You are such a hipster…

    • http://pkirn.com/ Peter Kirn

      I’m totally a hipster, no argument, but you might suffer the symptoms of trolldom. Ask a doctor if chilling out is right for you.

      I’m rather interested and not at all bored with Reason 7, and yet even when I try to talk to Propellerhead about what they’re doing with MIDI

      — I *again* got feedback from Reason users complaining *in an article I’d devoted to Reason* about unrelated coverage of Ableton.

      I mean… that’s a bit weird. So is bringing up Reason 7 in an article about a Nintendo system. Shouldn’t you be, like, using Reason now, not talking to hipsters? Let’s spend time talking about Reason rather than wasting time in comments, no?

    • http://twitter.com/lazytrap mute

      Jump ahead 20 years. A full on workstation synth that runs on the latest Nintendo handheld console as opposed to a 3,000 $ synth? Doesn’t take a genius or a hipster to know that’s cool. Then again… trolls do avoid reality and compare unrelated topics whenever theoretically possible.

    • foljs

      Jump ahead 20 years. A full on workstation synth that runs on the latest Nintendo handheld console as opposed to a 3,000 $ synth? Doesn’t take a genius or a hipster to know that’s cool.

      It might have been cool in 2000.

      It’s 2013. We have had all kinds of past synths running on $200 phones and tablets for ages by now. Including a faithful Fairlight emulation that runs on an iPad (and even created by the same people as the original).

      So a “$3000 synth of yore running on a handheld”?

      It’s not “cool” anymore. It’s ho-hum. We get like 20-30 of those every year.

    • http://twitter.com/lazytrap mute

      Troll keep on trolling.

    • http://pkirn.com/ Peter Kirn

      It’s not technologically impressive, perhaps. But to the die-hards, it seems to be about having this particular hardware form factor and the workstation-style software Nobuyoshi built around it. And that explains the enthusiasm of the chip music community and artists like CardiacTrance.

      In fact, I think I was pretty clear – she’s having fun, and she’s making fun music.

      What, exactly, is the problem with that? I mean, isn’t that the point?

      What’s next, are we going to gripe and children about having too much fun on their kazoos?

  • robert vela

    wow korgs going all out

  • Scooter

    The M01 was already released for the DS and DSi sometime back, there was even an article about it here on CM. The problem was (if I remember correctly), it wasn’t released outside of Japan, even though it was entirely in English and looked ready for world wide sell. Soundcloud has a lot of songs made with it. It was available to the rest of the world through piracy; downloading it and putting it on a flash cartridge for the DS or DSi. I have played it through this method and it was fun but not for me.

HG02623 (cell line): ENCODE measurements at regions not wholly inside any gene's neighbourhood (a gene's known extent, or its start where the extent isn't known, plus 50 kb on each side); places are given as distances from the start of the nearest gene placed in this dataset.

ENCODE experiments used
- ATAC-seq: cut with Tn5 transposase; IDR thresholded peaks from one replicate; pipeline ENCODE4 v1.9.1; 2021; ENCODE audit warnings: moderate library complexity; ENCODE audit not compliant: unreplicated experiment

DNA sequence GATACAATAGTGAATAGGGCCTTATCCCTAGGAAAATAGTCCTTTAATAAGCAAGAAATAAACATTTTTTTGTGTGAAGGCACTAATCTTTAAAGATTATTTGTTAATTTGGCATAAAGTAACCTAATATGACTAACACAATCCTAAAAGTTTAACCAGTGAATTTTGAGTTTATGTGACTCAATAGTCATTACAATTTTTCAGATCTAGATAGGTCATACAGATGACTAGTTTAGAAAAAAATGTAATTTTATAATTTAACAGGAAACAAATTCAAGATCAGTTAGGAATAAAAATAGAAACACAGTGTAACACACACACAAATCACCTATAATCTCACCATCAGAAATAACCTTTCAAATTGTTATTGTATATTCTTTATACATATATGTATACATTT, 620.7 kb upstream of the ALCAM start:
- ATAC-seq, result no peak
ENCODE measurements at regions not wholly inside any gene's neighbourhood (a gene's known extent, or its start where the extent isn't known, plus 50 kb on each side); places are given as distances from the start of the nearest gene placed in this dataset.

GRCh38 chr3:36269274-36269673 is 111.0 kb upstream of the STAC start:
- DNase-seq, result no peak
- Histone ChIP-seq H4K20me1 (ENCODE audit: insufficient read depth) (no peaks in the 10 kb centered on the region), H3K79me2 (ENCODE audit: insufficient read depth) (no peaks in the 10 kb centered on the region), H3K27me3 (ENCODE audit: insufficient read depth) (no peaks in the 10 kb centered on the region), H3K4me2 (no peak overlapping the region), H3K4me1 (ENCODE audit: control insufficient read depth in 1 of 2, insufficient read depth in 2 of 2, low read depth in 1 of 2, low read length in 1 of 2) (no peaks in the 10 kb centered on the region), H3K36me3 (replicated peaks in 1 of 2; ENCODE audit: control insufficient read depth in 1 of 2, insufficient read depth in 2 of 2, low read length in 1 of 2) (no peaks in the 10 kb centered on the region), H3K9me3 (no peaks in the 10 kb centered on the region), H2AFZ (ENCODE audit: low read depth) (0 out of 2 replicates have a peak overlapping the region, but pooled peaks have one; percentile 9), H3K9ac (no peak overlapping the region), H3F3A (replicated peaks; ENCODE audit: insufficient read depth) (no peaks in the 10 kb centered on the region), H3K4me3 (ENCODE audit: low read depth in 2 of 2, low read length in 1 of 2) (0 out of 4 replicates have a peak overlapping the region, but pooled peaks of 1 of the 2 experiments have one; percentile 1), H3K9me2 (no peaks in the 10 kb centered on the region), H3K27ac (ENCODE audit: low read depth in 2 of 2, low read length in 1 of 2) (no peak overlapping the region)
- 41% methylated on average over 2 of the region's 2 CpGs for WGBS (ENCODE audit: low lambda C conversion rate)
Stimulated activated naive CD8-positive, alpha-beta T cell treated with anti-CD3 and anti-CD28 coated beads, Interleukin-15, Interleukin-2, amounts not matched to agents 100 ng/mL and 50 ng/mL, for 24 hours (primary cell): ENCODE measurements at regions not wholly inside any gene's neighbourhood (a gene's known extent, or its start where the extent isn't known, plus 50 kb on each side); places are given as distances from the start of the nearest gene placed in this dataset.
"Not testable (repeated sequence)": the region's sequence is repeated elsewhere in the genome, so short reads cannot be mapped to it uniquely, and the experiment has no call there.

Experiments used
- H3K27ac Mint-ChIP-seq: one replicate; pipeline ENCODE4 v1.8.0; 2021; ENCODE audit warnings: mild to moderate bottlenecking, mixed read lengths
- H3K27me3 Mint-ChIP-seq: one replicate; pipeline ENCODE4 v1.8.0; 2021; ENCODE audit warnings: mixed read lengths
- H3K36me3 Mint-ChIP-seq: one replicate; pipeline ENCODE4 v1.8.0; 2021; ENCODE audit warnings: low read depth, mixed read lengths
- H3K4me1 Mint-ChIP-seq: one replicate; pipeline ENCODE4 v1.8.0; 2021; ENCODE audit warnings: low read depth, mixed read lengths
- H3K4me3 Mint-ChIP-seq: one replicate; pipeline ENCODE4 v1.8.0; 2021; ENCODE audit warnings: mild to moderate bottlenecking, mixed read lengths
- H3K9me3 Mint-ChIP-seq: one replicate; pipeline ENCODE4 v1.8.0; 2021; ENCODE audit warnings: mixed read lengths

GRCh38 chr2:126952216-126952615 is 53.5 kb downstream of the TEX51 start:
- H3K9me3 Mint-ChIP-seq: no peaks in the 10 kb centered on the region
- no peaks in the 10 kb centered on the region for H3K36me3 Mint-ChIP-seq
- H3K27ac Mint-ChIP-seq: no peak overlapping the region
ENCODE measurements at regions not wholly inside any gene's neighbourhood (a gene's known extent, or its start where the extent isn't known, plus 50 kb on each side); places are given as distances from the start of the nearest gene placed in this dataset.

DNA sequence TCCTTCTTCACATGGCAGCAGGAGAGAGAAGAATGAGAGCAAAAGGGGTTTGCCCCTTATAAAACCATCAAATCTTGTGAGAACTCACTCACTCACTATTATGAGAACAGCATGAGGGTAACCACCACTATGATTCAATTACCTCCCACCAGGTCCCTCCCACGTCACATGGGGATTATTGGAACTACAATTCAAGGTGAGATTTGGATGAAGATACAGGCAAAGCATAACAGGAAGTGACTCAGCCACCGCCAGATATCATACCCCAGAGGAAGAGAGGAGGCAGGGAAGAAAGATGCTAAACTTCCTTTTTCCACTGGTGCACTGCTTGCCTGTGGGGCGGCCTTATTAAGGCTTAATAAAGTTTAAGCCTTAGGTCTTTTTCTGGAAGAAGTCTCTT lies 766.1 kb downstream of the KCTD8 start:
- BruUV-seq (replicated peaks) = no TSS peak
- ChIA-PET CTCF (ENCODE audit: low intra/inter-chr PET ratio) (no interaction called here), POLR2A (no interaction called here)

• Littlewoodg

    I sent to Japan for the DS version – it’s a blast. I also have ableton, Renoise, palm with bhaji’s, PSP with pspseq, rhythm 8, LGPT and beaterator, all of which I have enjoyed reading about – sometimes for the first time, on your site, Peter. I might be a hipster more likely a nerd but aren’t they the same – just depends on when you are on the given timeline

  • Littlewoodg

    Forgot to mention, also have iPad 4 and iPhone 4S with every fucking thing- and MO1 is still a blast

  • http://twitter.com/lazytrap mute

    Nobuyoshi Sano is one of the coolest guys on the planet.

  • http://twitter.com/CardiacTrance Yotsuchi Systems

    I think Nintendo DS is a great platform for this kind of program. The small tip of a stylus enables you to control quite a lot of functions on one small screen, not have to go through lots of category layers to find a whatever parameter you want to change. That is really important when you perform real-time at gigs. 😀 Plus, Nintendo DS is really durable, and the battery keeps well, because it was designed for children. I actually dropped it many times but It’s still working fine. Small, light, and durable. It’s always nice that I can start working on it anywhere and anytime whenever I have inspirations in my mind. Sitting by a beach, watching time, making music …with a can of beer. Mmmm… :-)

    • http://pkirn.com/ Peter Kirn

      Nicely explained!